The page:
How to stop the nightmares

by Lela Howard

Recently I noticed I was no longer having nightmares about Jonestown and auntie being tortured. How did this happen? Was it talking to Stephan about his favorite memories of auntie and developing such a beautiful friendship with him? Or was it sitting with Tim as he proudly opened his wallet to pull out a picture of Malcolm? Maybe it was talking to Claire and Neva about how we constantly search film footage and pictures for a glimpse of our loved ones and how we never see them. And what about the look of love in Grace’s eyes as she listened to Tim describe his last memory of her son John? Maybe it’s my conversations with Mac and Rebecca, getting advice or simply having an ear to listen to my emotional roller coaster and hearing the correct diagnoses for my symptoms, which is the “Jonestown vortex.” But what if it’s the emails from Laura, who always lift my spirits with her infectious energy and who always makes me feel very welcomed? Maybe it was an email from Andy saying he remembered auntie and how proud she would be to see the work done on her behalf. Maybe it was that great conversations with Mike, who spoke about transforming the wild jungle into a beautiful habitat. Maybe it was hearing Odell’s voice, realizing he is a real person and no longer a myth. What if it’s the beautiful emails from strangers who read the jonestown report and simply want to reach out to me, to tell their stories of grief and hearing how my writings helped them. Maybe it’s former Peoples Temple members who thank me for giving my auntie a voice and tell me they never have they discussed their past with the Temple because of shame and fear, hiding themselves until they stumbled across the website, found the friends they left behind and saw the names of their loved ones on the “Who Died” list.

Of course, one reason I may not have any nightmares is because I don’t sleep as much! My ideas, my full time job on how to bring others out of hiding, keeps me from sleeping. My days and nights are consumed with taking everything to the next level. What happened is I found a cure: writing and talking about Peoples Temple, without lowering my voice in fear of the “death squads” (a fear has been replaced with the understanding that, if there were ever a death squad, its members would be in their late 50s and early 60s, and frankly I think I could take them!).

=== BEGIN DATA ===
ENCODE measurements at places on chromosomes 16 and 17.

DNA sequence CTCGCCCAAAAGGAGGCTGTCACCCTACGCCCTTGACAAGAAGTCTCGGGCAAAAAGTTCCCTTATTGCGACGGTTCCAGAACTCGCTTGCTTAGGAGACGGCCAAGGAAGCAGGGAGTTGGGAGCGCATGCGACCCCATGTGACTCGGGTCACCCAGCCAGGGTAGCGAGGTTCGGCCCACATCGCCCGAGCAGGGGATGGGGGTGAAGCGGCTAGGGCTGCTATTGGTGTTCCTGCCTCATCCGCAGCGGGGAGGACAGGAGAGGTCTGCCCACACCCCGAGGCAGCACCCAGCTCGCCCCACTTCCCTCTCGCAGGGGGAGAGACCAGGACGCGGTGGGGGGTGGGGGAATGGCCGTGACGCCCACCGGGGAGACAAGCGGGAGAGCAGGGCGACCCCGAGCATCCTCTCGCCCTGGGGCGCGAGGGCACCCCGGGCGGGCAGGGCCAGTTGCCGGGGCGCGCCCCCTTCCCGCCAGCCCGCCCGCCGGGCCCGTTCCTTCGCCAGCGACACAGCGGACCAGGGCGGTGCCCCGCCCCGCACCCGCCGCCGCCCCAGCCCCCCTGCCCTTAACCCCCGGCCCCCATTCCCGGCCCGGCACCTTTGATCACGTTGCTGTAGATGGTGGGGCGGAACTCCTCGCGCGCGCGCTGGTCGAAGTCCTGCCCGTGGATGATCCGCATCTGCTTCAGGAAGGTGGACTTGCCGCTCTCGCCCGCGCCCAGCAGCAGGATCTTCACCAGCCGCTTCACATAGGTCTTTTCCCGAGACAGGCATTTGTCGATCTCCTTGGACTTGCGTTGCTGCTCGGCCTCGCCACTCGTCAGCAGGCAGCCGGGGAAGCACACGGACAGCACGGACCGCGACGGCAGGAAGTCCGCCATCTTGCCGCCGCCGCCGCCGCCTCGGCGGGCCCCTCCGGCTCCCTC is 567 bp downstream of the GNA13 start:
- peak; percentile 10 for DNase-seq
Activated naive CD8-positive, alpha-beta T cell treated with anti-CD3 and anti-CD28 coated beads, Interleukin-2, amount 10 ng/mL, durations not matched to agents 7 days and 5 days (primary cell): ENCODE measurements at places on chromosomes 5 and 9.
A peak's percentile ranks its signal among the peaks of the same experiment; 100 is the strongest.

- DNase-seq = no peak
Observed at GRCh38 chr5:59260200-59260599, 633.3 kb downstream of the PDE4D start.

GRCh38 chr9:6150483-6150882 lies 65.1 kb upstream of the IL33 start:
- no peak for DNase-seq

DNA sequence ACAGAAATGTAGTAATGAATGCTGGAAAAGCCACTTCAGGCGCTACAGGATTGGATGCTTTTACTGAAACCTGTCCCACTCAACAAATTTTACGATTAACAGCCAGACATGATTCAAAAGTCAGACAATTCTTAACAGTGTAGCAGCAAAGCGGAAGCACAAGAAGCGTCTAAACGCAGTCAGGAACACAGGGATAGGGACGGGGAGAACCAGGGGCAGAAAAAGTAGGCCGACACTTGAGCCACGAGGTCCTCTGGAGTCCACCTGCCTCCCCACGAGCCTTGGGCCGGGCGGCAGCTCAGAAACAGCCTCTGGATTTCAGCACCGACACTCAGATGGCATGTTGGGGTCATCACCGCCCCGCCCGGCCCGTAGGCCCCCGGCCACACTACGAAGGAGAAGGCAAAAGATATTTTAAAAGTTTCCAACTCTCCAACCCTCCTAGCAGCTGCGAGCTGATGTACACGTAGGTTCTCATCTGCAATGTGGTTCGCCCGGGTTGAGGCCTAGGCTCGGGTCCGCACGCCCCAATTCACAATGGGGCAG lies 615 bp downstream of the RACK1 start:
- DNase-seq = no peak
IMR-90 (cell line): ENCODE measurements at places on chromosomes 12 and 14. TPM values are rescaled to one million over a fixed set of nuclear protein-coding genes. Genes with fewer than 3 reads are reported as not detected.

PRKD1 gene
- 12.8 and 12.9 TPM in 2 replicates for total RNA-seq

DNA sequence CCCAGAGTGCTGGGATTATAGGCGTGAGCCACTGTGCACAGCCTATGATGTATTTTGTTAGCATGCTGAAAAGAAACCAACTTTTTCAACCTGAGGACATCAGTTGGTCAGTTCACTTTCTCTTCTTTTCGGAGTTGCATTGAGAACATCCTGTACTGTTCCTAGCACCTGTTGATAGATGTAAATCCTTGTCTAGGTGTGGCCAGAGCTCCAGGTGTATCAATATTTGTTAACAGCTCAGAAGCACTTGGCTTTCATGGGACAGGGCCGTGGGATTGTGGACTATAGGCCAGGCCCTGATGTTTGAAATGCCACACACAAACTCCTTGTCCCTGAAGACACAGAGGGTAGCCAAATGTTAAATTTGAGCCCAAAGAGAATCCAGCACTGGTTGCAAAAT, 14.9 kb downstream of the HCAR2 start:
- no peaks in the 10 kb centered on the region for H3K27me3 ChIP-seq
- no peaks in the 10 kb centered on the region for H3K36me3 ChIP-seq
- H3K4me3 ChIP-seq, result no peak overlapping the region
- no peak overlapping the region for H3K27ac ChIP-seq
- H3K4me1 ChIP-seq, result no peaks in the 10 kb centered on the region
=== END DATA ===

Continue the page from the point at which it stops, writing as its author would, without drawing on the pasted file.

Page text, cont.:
The best medicine is simply talking about my auntie, giving voice to the images that are starting to disappear. No longer can I hear her laugh, but when I close my eyes, I can see it and feel her touch. Honestly, I am no therapist, but I am a humanist, a human being, with a load of life lessons under my belt. Writing is cathartic for me, it gives me a sense of healing, because there is still a lot of pain. I cannot understand why this task has been given to me, except to believe that God and Aunt Pearl have a reason, they chose me to deliver the message that all lives matter.

Yes, a big hurdle for me was accepting the demons within my family. These demons existed for years. They allowed auntie to lay underground without being recognized, this hurts, but now that hurt has been replaced with pride. Her granddaughter, whom auntie wanted to know so very badly, now knows about the very special shopping spree auntie went on to purchase clothes and stuffed animals for her before leaving for Guyana. I remember the excitement in her eyes as she sifted through the baby outfits, looking for the perfect one for her grandbaby. These memories need to be shared. They prove that her life was supposed to continue past November 1978.

What must be understood is my faith has been strengthened because of this journey. Never before have I prayed with such determination and belief. Never before have I seen the benefits of the same. My sharing with readers is a testimony, helping to break that cycle of silent, shame and fear. One step at a time will lead to a victorious march, heads held high in unison with those who are just as proud to speak the names of their loved ones.

Mary Pearl Willis’ names rings throughout my body. I simply shiver and closed my eyes exhaling a sigh of relief because she has been recognized as an individual. One of my tasks has been accomplished, and I await the next phase of this journey with open arms and a desire to share the goodness!

(Lela Howard is the niece of Jonestown victim Mary Pearl Willis. Her complete collection of writings for the jonestown report may be found here. She can be reached at lelavhoward@gmail.com.)

Last modified on October 18th, 2018.
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